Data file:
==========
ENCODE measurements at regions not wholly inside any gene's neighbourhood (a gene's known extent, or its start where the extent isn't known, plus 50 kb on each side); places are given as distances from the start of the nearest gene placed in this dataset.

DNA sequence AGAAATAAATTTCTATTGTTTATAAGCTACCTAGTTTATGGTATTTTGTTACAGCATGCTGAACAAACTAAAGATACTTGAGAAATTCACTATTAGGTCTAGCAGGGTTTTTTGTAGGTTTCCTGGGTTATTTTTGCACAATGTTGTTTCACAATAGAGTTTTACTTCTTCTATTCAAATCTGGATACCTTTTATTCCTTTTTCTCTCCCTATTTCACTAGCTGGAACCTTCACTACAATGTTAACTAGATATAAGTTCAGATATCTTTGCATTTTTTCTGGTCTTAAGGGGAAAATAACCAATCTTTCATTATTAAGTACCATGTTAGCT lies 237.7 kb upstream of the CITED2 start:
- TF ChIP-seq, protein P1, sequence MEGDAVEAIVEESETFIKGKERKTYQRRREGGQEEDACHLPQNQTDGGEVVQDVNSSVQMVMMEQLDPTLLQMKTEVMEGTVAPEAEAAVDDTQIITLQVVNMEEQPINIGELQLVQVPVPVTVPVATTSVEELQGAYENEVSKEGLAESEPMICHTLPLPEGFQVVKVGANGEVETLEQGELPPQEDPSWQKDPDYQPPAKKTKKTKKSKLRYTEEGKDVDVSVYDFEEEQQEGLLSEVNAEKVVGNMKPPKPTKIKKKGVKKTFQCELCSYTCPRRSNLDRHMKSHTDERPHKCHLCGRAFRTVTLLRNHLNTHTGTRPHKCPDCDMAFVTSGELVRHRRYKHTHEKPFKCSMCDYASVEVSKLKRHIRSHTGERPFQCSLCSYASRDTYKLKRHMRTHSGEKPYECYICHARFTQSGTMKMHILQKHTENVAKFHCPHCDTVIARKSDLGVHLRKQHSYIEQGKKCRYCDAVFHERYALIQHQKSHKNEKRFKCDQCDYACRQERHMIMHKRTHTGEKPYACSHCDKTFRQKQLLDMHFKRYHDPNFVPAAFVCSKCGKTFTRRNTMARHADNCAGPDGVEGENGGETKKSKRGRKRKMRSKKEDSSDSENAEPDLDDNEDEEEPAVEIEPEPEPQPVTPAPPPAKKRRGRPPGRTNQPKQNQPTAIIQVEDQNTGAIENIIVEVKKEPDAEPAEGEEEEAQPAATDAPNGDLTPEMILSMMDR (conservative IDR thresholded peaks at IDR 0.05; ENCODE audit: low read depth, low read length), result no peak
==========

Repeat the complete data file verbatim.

ENCODE measurements at regions not wholly inside any gene's neighbourhood (a gene's known extent, or its start where the extent isn't known, plus 50 kb on each side); places are given as distances from the start of the nearest gene placed in this dataset.

DNA sequence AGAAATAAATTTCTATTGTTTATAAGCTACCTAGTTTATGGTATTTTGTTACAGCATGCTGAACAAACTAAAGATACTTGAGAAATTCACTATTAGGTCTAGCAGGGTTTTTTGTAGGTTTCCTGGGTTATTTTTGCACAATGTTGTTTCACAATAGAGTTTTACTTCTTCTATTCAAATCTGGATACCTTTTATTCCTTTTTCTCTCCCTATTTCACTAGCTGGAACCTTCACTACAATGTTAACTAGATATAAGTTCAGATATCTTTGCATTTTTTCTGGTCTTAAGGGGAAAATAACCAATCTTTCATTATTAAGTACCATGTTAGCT lies 237.7 kb upstream of the CITED2 start:
- TF ChIP-seq, protein P1, sequence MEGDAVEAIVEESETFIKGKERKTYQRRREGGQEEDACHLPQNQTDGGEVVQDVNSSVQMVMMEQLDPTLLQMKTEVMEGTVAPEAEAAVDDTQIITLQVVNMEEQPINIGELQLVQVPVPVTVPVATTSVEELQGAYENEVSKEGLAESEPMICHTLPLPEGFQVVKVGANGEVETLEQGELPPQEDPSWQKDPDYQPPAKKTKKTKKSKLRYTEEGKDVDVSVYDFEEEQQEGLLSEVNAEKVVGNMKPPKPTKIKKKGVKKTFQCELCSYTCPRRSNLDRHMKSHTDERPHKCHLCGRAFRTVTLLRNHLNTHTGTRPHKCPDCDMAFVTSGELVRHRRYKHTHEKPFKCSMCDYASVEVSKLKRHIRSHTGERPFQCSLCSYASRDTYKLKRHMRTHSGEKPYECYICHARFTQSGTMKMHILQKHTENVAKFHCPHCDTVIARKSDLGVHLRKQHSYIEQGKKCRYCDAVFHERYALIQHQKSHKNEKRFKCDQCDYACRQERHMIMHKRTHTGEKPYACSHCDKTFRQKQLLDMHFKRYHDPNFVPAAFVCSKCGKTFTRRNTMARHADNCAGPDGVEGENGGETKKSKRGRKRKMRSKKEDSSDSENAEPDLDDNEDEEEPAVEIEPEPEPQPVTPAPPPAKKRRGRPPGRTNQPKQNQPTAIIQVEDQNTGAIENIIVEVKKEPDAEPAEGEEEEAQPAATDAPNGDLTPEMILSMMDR (conservative IDR thresholded peaks at IDR 0.05; ENCODE audit: low read depth, low read length), result no peak